Last week and continuing into this week, fish continue to wash up dead in Middle River, MD, in Eastern Baltimore County. It is estimated that nearly 200,000 fish have died thus far. The affected areas include Cow Pen Creek and stretch to Norman, Hopkins, and Dark Head Creeks, in the Hawthorne area of Middle River. Locals and anglers alike are completely devastated. The site of the fish kill is only about two miles from where angler Aaron Martens caught his winning Bass at the Chesapeake Bay Bassmaster Elite Series this past summer.
Before this die-off, the Middle River fishery had been flourishing, largely in part due to efforts by Scott Sewell, a retired Maryland State Trooper and Conservation Director for Maryland’s B.A.S.S. Nation for the past 15 years. Sewell has spearheaded private stocking efforts and encouraged anglers to release fish caught in bass tournaments in and around the Middle River area to help improve the quality of fishing.
Fish kills are nothing new to the Chesapeake Bay, there have been about 80 this year already, but for Sewell, the Middle River fish kill was on a magnitude he had not experienced for 15 years. That previous die-off was what prompted the re-stocking and conservation efforts, that up until recently, had been quite successful.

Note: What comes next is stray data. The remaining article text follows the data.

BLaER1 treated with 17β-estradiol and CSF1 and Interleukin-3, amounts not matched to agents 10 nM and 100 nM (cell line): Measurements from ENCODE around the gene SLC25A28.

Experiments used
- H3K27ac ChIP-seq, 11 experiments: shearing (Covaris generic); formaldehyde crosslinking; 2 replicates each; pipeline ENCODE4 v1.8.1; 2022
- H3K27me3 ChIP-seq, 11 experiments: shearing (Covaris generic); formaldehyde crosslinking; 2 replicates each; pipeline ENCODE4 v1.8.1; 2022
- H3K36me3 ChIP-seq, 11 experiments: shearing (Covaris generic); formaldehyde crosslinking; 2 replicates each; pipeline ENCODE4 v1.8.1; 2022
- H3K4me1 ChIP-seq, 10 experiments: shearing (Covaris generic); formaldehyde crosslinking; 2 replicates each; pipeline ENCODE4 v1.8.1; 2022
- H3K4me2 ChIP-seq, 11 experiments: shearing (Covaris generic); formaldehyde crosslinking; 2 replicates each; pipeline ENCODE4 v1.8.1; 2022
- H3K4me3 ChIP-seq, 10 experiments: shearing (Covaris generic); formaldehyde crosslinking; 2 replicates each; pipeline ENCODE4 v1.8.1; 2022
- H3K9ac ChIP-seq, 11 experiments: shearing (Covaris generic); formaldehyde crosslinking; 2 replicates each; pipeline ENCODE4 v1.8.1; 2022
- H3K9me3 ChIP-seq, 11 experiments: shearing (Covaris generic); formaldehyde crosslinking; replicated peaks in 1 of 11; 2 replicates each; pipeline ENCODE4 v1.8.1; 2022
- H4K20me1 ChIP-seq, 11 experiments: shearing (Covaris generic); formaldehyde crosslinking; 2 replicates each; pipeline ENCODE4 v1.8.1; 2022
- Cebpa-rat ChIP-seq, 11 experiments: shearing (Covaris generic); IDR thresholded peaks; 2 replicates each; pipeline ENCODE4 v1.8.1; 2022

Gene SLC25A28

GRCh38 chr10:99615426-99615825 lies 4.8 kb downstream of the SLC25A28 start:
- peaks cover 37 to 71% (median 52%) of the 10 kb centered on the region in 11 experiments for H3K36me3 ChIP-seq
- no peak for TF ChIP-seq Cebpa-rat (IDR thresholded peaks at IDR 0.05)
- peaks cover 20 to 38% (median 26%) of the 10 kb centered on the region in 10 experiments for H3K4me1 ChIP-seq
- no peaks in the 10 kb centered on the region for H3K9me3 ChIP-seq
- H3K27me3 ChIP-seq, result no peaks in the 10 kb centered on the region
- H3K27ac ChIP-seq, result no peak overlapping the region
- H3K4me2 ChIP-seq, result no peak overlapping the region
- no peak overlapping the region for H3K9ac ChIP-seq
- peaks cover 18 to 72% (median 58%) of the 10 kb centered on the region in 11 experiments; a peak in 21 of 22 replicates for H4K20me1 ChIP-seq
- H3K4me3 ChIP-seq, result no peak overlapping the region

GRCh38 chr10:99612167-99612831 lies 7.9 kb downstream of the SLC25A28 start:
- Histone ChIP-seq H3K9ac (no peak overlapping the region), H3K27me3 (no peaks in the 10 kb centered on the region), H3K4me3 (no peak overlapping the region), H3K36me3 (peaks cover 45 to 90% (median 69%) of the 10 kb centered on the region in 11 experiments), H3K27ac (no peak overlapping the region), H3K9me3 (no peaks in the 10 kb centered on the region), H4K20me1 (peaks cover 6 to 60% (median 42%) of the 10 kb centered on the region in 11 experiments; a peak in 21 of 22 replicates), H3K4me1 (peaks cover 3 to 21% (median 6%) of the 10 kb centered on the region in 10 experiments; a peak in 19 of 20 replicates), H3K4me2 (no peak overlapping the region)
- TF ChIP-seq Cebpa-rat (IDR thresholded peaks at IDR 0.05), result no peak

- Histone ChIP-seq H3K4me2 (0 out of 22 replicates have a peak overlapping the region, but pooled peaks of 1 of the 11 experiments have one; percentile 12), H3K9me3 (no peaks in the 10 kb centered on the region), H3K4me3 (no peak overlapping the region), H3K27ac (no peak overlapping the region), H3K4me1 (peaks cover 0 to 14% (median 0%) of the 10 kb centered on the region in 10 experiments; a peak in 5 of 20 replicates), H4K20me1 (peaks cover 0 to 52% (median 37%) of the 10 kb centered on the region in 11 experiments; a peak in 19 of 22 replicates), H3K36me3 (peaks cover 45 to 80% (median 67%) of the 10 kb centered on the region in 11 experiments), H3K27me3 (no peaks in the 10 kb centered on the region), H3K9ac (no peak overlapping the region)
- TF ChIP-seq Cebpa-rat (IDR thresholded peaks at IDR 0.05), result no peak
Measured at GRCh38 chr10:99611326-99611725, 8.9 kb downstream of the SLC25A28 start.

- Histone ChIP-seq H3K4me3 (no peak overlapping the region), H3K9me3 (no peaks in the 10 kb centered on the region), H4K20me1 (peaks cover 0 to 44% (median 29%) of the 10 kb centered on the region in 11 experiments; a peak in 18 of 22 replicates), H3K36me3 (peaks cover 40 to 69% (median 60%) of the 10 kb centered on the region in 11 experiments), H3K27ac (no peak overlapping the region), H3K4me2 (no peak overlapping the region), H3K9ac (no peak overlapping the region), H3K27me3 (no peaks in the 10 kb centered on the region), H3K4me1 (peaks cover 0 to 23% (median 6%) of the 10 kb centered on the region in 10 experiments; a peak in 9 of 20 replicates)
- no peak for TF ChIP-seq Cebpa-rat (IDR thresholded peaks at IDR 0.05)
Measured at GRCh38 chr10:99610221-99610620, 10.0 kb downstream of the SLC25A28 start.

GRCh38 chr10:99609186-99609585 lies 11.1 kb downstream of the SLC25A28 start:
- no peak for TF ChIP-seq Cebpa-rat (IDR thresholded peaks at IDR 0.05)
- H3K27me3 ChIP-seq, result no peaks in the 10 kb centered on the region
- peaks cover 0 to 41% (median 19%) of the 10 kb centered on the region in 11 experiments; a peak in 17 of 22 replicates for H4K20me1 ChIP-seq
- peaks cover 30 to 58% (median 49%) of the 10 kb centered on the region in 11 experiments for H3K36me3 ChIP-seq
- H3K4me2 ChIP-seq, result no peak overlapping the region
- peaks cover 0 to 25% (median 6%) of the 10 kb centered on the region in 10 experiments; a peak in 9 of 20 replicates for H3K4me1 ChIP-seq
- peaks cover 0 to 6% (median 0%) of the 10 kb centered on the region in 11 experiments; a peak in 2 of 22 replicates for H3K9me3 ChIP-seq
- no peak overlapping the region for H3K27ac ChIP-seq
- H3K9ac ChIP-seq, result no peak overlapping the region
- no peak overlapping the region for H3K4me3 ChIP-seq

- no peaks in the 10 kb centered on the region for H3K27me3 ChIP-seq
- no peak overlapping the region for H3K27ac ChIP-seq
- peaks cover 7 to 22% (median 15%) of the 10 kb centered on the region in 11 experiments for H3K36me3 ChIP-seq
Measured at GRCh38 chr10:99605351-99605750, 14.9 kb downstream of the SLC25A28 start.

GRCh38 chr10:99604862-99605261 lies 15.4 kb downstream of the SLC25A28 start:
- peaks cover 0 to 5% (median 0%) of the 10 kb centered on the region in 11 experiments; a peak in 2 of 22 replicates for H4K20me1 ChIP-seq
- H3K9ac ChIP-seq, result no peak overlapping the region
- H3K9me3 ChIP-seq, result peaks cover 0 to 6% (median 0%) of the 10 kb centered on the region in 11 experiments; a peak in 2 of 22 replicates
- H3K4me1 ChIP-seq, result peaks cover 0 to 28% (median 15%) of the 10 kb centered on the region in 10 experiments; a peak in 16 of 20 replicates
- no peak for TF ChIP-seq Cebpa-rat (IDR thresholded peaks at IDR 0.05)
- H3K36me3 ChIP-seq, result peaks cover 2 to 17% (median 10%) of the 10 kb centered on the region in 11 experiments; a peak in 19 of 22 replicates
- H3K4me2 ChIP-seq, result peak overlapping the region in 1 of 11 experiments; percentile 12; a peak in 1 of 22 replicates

Currently, investigations continue as to the cause of the die-off. The Maryland Department of the Environment has confirmed that a toxic algae, Karlodinium veneficum, was the culprit. This is a type of harmful algae, a dinoflagellate, that typically blooms in the spring and summer months and is fueled by an excess of nitrogen and phosphorous. So why now, in November, is this happening? Some point to the unseasonably warm November we have been having, but some anglers wonder if something else is not behind this.
Excess nitrogen and phosphorous generally come from stormwater discharge, sewage treatment plant overflows, and agricultural runoff. Sewell and other local anglers are skeptical that the harmful algae alone would be responsible for a fish kill of this magnitude. Some have pointed to a drainage pipe in the back of Cowpen Creek and the potentially hazardous liquids being introduced from that pipe into the waterways. Sewell alerted scientists to the pipe and samples have been taken.
So far, the investigation has not yielded any signs of chemical pollution but locals remain skeptical. While the testing continues, investigators recommend that anglers avoid eating fish from this area. The fish affected include largemouth bass, yellow perch, bluegills, crappies, chain pickeral, pumpkinseed sunfish, carp, killfish, and Atlantic menhaden.
For more videos and photos by Scott Sewell, click to bassfan.com